After a discussion about the investigation underway into the emergency response to the weekend's 10K tragedy, the Sleepy Hollow Board of Trustees discussed the following matters at Tuesday's regular meeting:
Seniors’ tax break extended
The trustees renewed a program that defrays up to half the village tax bite for seniors living on a modest income.
Anyone 65 or older who meets income and other standards can share in part of an estimated $50,000 or so in property-tax savings. In practice, however, just a handful of residents—three dozen last year—are likely to qualify for the break, calculated on a sliding scale pegged to income.
One senior, with an annual income of $37,400, would see relief of 5 percent, for example, while another, earning $29,000 or less, would qualify for the 50 percent maximum break. All income, taxed or not, goes into the calculation, Assessor Fred Gross told the trustees.
“It’s such a low amount of income,” Gross said, “most seniors will not be eligible.” He offered to help anyone who wanted to apply for the break. “It’s not a complicated application."
Tree will continue to stand
Over its owner’s objections, an 80-foot pine soaring into the sky above New Broadway, will be allowed to remain standing, the village board ruled.
Lucia Pongibenne had sought permission to cut down the venerable arbor, which she finds “beautiful . . . but too close for comfort.”
Members of the Tree Commission, however, as well as Mayor Ken Wray, said the tree, for all its years, was in good health and did not deserve to die. Commission members Shelly Robinson and Richard Gross told the trustees they had examined the pine and found no evidence of imminent danger.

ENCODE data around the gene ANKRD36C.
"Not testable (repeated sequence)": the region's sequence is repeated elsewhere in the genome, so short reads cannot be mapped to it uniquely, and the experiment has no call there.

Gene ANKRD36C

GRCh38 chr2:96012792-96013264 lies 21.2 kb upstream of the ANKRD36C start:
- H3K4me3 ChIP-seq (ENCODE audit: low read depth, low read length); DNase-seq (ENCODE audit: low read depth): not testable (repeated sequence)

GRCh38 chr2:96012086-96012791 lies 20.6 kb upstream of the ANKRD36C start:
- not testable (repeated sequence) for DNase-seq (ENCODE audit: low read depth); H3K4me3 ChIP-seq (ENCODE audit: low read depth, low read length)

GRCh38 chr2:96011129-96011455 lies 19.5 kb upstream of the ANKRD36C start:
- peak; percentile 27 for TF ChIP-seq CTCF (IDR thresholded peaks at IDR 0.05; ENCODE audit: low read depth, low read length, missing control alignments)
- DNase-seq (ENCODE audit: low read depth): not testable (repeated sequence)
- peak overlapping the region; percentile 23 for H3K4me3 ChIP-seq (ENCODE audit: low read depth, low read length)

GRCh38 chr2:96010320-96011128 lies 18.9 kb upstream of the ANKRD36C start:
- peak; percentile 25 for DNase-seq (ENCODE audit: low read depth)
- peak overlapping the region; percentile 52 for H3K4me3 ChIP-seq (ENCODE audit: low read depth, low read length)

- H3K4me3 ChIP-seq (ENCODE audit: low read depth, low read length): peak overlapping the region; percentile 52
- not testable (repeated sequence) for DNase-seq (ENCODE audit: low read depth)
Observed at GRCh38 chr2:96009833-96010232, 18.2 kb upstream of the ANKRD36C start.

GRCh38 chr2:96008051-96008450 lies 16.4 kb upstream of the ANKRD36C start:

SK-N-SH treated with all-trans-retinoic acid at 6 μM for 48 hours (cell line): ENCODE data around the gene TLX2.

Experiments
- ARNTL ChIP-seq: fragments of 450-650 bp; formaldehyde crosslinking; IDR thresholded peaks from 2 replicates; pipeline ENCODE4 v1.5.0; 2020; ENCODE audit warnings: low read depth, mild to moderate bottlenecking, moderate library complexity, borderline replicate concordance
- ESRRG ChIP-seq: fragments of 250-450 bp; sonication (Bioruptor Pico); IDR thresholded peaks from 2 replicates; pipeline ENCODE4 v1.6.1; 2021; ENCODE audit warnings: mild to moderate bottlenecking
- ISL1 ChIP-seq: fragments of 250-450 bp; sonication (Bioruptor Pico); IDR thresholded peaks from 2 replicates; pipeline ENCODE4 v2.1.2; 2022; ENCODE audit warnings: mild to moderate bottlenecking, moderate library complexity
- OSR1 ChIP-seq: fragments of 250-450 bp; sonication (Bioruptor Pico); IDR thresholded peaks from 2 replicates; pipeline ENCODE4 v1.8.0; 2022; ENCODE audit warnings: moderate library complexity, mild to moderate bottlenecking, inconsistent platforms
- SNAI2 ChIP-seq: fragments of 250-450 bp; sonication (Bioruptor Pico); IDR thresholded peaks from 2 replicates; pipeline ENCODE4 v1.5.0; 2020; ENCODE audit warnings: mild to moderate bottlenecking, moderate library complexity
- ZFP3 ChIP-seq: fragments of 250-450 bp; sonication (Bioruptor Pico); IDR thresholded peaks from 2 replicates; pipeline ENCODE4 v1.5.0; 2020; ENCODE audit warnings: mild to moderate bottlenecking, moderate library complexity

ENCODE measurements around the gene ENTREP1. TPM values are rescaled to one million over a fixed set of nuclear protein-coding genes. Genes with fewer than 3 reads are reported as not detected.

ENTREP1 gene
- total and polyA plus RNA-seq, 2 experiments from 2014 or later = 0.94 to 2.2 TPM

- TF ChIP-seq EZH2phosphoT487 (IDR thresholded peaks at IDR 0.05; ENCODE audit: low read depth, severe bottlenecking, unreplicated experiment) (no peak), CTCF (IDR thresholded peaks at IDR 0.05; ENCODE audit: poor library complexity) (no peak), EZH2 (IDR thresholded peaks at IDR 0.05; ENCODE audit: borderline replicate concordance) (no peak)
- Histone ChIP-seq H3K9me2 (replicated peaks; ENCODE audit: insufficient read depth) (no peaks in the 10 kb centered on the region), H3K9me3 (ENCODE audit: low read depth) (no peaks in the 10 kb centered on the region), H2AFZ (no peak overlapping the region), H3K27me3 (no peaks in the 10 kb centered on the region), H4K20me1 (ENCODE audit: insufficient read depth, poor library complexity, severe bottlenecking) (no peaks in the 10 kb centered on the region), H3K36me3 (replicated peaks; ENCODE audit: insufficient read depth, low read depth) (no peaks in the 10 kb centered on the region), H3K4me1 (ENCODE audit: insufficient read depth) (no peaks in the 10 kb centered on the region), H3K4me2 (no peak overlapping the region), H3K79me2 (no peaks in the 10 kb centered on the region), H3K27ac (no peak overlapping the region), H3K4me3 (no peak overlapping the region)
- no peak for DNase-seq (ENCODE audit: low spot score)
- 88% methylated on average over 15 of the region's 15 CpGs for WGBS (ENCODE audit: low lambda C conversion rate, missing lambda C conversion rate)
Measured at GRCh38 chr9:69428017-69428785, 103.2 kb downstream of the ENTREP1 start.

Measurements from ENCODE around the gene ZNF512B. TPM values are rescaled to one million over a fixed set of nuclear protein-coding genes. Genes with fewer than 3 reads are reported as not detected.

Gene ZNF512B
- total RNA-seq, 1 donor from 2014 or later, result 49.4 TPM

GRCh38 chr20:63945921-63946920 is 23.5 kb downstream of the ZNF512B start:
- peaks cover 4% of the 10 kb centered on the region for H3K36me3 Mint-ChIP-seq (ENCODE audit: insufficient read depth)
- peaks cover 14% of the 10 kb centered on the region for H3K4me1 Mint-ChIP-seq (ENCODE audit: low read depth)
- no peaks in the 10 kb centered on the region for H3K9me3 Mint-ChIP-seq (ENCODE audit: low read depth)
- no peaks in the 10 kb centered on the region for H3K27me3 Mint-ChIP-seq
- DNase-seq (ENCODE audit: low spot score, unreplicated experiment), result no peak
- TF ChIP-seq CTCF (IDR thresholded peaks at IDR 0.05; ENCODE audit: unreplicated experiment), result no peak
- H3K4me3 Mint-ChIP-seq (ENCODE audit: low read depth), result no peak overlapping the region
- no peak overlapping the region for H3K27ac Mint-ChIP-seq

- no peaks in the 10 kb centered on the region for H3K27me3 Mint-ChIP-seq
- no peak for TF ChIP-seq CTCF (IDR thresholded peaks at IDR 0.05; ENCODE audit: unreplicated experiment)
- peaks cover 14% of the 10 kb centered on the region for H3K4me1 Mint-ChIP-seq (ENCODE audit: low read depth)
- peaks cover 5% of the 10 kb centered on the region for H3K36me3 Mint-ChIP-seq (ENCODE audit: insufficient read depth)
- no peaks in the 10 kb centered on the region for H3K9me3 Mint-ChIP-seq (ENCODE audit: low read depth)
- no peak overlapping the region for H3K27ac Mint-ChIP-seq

“I looked for a reason to take it down,” said Gross, “and couldn’t find any.”
Robinson, for her part, “visited the site twice” and judged the tree “a magnificent specimen.”
Gross, who is also general foreman of the village’s Department of Public Works, said, “I couldn’t find any reason at this time...why the tree would come down.”
The mayor, who lives in the neighborhood, agreed and warned Pongibenne, moments before the board voted to deny her petition, “I should let you know that we rely on the Tree Commission in matters like this.”
If the pine should topple, Wray joked, “It won’t quite make it to my house.” But he deemed that unlikely, assuring Pongibenne, “There’s nothing wrong with the tree right now.” Wray said she could “absolutely reapply” to have the tree removed if its condition deteriorates.
New fire truck on the way
More than a year in the planning and procuring, a shiny new six-figure pumper was scheduled to head east out of Appleton, Wisconsin, today, bound for Sleepy Hollow.
The board voted $618,172 to pay for the rig, set to arrive sometime before a 6 p.m. Friday welcoming ceremony. “I’m looking forward to seeing this thing,” Wray said.
Stay tuned for Patch photos of its arrival.
Before turning over payment, village and fire officials will have a couple of weeks to kick the tires and otherwise inspect their acquisition.